CHAPTER III. PROGRESS OF CALVINISM
(a) In Switzerland.
Calvini Joannis, Opera quae supersunt in the Corp.
Reformatorum, vols. xxix.-lxxxvii. Doumergue, Jean Calvin, les
hommes et les choses de son temps, 1900-5. Kampschulte, Johann
Calvin, seine Kirche und sein staat in Genf, 1899. Fleury,
Histoire de l'Eglise de Geneve, 3 vols., 1880. Mignet,
Etablissement de la reforme religieuse et constition du
calvinisme a Geneve, 1877. Choisy, La theocratie a Geneve au
temps de Calvin, 1897. Cambridge Mod. History, ii., chap. xi.
(Bibliography, 769-83). For complete bibliography, see Diction.
Theologique (art. Calvin).
John Calvin, from whom the heresy takes its name, was born at Noyon in Picardy in 1509. In accordance with the wishes of his father he studied philosophy and theology at the University of Paris, where he was supported mainly from the fruits of the ecclesiastical benefices to which he had been appointed to enable him to pursue his studies. Later on he began to waver about his career in life, and without abandoning entirely his hopes of becoming an ecclesiastic he turned his attention to law in the Universities of Orleans and Bourges. In French intellectual circles of this period a certain spirit of unrest and a contempt for old views and old methods might be detected. The Renaissance ideas, so widespread on the other side of the Alps, had made their way into France, where they found favour with some of the university professors, and created a feeling of distrust and suspicion in the minds of those to whom Scholasticism was the highest ideal. Margaret of Navarre, sister of the king, showed herself the generous patron and defender of the new movement, and secured for it the sympathy and to some extent the support of Francis I. A few of the friends of the Renaissance in France were not slow to adopt the religious ideas of Luther, though not all who were suspected of heresy by the extreme champions of Scholasticism had any intention of joining in a movement directed against the defined doctrines or constitution of the Catholic Church.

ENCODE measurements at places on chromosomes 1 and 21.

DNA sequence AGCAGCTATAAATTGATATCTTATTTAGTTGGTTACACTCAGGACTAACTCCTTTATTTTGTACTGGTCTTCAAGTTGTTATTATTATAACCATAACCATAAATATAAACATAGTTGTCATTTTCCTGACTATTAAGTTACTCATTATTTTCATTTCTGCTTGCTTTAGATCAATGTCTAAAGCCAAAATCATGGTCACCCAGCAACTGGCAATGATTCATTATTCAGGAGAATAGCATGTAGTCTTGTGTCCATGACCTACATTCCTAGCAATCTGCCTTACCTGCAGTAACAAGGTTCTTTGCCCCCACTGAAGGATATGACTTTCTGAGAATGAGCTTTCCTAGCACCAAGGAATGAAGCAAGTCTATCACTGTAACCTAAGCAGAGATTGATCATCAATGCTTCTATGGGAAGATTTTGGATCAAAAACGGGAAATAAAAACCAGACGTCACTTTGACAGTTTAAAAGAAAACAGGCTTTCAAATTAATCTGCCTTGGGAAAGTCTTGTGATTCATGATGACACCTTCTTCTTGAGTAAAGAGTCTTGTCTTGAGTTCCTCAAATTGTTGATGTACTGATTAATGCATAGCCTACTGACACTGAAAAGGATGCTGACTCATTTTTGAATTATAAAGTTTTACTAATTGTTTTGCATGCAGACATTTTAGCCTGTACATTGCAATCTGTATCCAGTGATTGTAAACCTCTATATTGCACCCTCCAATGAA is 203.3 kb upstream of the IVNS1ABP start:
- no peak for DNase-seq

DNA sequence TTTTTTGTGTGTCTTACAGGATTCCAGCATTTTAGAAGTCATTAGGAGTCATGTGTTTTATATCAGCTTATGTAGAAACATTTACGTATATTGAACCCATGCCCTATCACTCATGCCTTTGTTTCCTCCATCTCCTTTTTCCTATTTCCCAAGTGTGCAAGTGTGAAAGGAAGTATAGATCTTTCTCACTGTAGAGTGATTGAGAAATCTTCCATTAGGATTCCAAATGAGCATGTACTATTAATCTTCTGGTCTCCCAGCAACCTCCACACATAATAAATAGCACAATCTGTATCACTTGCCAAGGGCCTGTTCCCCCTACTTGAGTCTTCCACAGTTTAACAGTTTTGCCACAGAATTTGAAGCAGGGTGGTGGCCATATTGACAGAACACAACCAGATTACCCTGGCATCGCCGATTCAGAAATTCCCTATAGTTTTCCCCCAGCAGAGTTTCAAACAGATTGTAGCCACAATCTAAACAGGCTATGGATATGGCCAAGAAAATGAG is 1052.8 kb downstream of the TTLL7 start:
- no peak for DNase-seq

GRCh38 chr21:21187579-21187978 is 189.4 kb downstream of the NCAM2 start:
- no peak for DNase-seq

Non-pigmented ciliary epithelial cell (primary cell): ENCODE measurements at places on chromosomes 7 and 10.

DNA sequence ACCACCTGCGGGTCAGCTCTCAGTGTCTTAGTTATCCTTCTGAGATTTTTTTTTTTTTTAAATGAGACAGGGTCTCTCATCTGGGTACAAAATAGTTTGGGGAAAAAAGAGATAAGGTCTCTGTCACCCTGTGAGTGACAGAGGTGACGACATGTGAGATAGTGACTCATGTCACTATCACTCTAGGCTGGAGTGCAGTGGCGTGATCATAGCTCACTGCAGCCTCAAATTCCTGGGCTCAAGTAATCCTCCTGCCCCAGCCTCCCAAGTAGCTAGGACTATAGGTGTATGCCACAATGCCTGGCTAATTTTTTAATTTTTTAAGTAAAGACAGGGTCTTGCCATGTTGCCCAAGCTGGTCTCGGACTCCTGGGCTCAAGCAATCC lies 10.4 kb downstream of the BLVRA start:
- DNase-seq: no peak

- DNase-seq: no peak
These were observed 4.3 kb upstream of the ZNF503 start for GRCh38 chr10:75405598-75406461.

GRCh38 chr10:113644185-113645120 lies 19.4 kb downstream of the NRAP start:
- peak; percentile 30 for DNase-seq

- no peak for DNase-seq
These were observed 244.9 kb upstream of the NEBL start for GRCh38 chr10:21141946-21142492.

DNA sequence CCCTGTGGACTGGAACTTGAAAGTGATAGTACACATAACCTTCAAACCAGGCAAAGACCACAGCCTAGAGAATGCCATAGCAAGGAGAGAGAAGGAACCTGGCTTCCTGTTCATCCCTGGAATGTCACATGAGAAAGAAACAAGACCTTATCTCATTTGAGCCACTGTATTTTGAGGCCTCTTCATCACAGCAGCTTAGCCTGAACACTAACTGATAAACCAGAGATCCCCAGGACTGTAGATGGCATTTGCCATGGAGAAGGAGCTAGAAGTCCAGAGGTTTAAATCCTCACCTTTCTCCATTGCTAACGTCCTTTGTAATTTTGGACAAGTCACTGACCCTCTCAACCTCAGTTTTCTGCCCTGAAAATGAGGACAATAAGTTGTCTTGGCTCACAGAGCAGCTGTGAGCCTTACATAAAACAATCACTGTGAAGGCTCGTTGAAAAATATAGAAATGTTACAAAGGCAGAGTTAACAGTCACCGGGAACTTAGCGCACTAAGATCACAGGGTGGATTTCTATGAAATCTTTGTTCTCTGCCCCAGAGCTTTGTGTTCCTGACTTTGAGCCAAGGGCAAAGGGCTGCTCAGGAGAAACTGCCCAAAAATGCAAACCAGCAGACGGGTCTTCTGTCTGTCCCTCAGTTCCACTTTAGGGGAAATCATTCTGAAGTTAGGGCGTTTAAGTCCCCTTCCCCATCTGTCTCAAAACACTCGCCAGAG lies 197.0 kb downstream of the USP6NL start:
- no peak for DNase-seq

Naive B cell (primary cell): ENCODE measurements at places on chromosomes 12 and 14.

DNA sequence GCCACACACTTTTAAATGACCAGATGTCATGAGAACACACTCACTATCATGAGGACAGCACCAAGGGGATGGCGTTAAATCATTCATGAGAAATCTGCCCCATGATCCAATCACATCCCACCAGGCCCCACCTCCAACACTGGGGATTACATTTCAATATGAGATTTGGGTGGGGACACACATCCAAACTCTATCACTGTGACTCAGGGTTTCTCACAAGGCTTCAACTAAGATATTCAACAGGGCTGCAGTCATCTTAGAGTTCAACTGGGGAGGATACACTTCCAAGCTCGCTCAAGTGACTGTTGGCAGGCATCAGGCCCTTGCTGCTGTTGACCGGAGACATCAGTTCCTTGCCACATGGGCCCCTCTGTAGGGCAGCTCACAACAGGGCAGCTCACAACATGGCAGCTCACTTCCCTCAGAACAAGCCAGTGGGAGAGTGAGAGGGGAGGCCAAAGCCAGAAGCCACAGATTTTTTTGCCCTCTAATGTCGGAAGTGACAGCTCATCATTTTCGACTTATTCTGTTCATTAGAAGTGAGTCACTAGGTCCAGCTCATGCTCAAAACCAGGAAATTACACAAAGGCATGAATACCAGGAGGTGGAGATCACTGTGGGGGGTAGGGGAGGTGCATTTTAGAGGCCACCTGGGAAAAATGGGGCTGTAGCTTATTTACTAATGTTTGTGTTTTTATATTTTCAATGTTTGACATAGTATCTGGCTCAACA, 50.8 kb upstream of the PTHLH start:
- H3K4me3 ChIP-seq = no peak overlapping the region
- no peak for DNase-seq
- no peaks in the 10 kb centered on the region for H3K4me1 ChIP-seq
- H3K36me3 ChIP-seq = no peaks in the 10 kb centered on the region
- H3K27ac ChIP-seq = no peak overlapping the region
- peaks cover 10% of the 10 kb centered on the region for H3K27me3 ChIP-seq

As a student at Bourges, Calvin was brought into close relations with Melchior Wolmar, a German Humanist, who was strongly Lutheran in his tendencies, and through whom he became enamoured of Luther's teaching on Justification. On his return to Paris he was soon remarkable as a strong partisan of the advanced section of the university, and by his ability and determination he did much to win over the Renaissance party to the religious teaching that had become so widespread in Germany. As a result of an address delivered by Nicholas Cop, rector of the university, and of several acts of violence perpetrated in the capital by the friends of heresy Francis I. was roused to take action. Calvin, fearing death or imprisonment, made his escape from Paris to Basle (1534). Here he published his first and greatest theological treatise, Christianae Religionis Institutio, which he dedicated to the King of France (1536). The work was divided into four sections, namely, God the Creator, God the Redeemer, Grace, and the External Means for Salvation. Both in its style and in its arguments drawn from the Scriptures, the Fathers, and the theologians of the Middle Ages, it was far superior, at least for educated readers, to the best that had been produced by Luther and even to the Loci Communes of Melanchthon.